Author(s): Mainous AG rd, Hueston WJ, Davis MP, Pearson WS
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Abstract OBJECTIVES: This study examined antimicrobial prescribing patterns for adults and children with bronchitis or upper respiratory infections (URIs) before and after release of nationally disseminated pediatric practice recommendations. METHODS: Data from the 1993, 1995, 1997, and 1999 National Ambulatory Medical Care Survey were used to evaluate prescriptions for antimicrobials for URIs and bronchitis. RESULTS: From 1993 to 1999, the proportion of children receiving antimicrobials after visits for URIs and bronchitis decreased. However, the use of broad-spectrum antimicrobials rose from 10.6\% of bronchitis visits to 40.5\%. Prescriptions of antimicrobials for adults with URIs or bronchitis showed a decrease between 1993 and 1999. CONCLUSIONS: Although antimicrobial prescribing for URIs and bronchitis has decreased for both children and adults, the prescribing of broad-spectrum antibiotics among children has shown a proportional rise.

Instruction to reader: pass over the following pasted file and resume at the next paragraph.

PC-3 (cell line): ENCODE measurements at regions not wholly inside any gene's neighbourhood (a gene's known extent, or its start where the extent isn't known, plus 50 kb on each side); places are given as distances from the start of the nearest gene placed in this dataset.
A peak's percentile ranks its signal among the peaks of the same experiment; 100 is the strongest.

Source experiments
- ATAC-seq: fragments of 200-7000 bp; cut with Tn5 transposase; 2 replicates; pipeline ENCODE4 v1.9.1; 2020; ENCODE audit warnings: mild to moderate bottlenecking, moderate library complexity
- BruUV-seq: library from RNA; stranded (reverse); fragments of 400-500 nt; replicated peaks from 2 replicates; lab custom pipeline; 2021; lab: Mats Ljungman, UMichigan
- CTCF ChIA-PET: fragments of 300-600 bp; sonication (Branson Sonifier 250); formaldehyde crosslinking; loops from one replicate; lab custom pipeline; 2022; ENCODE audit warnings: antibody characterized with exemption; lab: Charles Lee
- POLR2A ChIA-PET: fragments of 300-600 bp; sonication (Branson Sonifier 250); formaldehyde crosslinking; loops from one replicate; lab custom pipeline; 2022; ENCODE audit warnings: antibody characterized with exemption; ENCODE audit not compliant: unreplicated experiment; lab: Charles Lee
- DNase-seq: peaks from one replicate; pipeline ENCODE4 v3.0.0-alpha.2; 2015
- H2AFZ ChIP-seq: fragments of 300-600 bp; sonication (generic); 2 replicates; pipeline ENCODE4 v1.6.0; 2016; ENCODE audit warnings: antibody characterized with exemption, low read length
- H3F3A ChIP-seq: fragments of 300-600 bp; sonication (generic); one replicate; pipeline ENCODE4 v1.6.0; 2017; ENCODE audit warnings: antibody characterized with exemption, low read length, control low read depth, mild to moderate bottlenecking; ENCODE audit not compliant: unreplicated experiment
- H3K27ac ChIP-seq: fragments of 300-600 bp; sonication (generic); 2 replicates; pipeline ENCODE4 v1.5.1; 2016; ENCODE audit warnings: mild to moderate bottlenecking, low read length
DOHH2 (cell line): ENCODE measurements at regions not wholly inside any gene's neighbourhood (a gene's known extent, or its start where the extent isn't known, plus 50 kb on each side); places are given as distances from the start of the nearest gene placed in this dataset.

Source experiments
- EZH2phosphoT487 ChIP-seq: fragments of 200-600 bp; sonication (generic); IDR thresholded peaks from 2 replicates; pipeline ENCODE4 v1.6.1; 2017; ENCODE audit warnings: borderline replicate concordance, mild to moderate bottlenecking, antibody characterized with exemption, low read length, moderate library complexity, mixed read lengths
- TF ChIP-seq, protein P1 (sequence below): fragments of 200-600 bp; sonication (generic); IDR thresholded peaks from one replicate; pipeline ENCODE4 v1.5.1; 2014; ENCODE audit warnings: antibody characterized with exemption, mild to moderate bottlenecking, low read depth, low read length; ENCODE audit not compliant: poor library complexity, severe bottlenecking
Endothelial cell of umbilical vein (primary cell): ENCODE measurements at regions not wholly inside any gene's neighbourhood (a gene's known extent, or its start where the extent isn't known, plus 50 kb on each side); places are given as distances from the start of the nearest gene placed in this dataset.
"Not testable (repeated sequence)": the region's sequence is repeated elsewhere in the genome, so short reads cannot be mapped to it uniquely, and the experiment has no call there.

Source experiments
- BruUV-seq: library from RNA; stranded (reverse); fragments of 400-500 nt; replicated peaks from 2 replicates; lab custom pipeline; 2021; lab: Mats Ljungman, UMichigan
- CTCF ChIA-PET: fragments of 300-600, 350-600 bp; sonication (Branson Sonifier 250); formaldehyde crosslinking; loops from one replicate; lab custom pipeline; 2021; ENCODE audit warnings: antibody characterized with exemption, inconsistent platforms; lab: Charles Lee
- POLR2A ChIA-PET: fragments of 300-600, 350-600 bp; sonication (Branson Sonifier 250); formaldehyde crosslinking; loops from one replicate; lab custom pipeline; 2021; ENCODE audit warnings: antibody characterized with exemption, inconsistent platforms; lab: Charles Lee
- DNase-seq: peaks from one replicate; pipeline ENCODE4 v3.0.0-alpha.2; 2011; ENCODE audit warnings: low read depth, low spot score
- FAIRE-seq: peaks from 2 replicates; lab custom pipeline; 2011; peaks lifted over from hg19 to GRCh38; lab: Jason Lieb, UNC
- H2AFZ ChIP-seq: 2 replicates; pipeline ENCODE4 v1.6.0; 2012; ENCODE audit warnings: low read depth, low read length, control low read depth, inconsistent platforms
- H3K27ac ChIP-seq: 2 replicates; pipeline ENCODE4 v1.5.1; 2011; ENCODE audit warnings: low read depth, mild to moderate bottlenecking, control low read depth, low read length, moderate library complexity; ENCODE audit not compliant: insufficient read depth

This article was published in Am J Public Health
and referenced in Epidemiology: Open Access